Russia’s permafrost could deteriorate fast and spark an accelerating loop of warming if world leaders don’t heed UN climate scientists’ call to drastically cut global carbon emissions, an expert told The Moscow Times.
The Intergovernmental Panel on Climate Change (IPCC) report published Monday shows unequivocally that climate change is progressing more quickly than feared — with temperatures already 1 degree Celsius above pre-industrial levels — and that time is running out to prevent catastrophic warming. It expands upon the IPCC’s 2013 climate assessment, which came two years before nearly 200 countries signed the Paris Climate Agreement in hopes of keeping warming below 1.5 C.
“This IPCC report studies climate feedback effects in much more detail than the previous report,” the World Wildlife Foundation (WWF) Russia’s head of climate and energy research Alexei Kokorin said.
Large amounts of carbon are stored within permafrost, the layer of soil that stays frozen year-round and covers nearly 65% percent of Russia’s territory.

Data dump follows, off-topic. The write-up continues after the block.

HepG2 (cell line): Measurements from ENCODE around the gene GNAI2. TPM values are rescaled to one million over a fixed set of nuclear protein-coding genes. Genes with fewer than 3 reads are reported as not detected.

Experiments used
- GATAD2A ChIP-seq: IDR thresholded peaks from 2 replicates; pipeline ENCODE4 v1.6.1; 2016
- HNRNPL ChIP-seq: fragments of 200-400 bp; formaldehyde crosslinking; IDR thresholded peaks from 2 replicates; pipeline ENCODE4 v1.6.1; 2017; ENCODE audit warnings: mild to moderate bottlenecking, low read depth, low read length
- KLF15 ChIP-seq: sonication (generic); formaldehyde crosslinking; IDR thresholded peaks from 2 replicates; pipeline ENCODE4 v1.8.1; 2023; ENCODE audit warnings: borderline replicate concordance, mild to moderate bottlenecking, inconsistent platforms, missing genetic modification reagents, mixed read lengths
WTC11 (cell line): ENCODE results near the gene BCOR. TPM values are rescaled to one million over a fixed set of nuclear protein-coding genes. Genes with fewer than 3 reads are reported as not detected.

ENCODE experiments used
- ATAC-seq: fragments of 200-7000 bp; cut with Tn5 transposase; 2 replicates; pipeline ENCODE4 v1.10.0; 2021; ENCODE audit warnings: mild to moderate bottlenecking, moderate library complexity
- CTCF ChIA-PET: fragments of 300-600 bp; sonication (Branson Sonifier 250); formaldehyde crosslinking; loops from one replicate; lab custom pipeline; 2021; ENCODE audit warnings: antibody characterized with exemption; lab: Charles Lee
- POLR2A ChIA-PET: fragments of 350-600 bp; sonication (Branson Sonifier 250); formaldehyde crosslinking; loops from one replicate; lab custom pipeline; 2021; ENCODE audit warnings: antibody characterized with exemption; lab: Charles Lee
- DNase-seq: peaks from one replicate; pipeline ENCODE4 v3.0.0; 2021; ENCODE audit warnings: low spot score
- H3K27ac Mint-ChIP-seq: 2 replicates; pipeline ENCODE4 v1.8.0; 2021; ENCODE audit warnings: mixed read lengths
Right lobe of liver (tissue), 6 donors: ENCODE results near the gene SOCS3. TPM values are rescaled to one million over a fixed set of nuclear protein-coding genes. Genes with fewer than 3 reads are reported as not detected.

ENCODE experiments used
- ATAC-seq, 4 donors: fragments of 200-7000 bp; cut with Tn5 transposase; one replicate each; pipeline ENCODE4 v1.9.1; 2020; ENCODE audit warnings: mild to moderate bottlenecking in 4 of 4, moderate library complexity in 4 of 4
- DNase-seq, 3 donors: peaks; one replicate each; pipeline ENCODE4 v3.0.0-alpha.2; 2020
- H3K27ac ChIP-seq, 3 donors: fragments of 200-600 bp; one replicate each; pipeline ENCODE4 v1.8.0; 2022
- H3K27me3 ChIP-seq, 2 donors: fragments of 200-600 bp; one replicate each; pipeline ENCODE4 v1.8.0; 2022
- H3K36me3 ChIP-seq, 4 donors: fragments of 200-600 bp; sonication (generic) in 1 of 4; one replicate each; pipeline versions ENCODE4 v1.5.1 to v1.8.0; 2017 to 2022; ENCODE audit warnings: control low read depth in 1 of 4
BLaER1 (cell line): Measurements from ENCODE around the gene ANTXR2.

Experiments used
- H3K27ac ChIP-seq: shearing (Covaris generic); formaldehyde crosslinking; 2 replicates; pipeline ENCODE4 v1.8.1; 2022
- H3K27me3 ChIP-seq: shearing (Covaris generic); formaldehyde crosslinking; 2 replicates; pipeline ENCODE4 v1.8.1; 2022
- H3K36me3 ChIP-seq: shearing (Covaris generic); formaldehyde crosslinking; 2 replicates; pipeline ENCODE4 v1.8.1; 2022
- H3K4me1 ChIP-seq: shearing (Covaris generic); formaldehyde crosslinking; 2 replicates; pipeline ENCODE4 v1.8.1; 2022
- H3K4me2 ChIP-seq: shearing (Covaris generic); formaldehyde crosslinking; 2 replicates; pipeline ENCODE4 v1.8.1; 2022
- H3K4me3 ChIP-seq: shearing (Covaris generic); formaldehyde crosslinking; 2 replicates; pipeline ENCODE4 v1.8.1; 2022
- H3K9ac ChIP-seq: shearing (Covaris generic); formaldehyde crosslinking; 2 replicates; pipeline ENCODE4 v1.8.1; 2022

While this permafrost doesn’t currently emit much carbon, Kokorin said its emissions could increase tenfold by 2100 if global greenhouse gas emissions continue to rise at their current pace.
Experts believe that as permafrost melts, it will release an increasing amount of carbon, leading to warming that in turn melts even more permafrost — setting off a cycle of warming nearly impossible to stop.
Kokorin also said Russia can expect to see extreme weather events with increasing frequency, with once-in-a-decade heat waves happening every five years if global temperatures rise 2 C beyond pre-industrial levels and happening nearly every year if the planet warms by 4 C.
“That could affect whether people will choose to live in Moscow. If a heatwave like the current one happens every five years, you can see it as bearable. But what if it happens almost every year? Would we have to move the Russian capital to another location?” Kokorin said.
More detailed information will be available when Russia’s national climate assessment comes out sometime next year, Kokorin said.
While the IPCC report relied mostly on scientific articles published in English, the Russian report will also include a lot of material that hasn’t been translated into English yet, potentially offering a deeper understanding of Russia’s unique climate dynamics.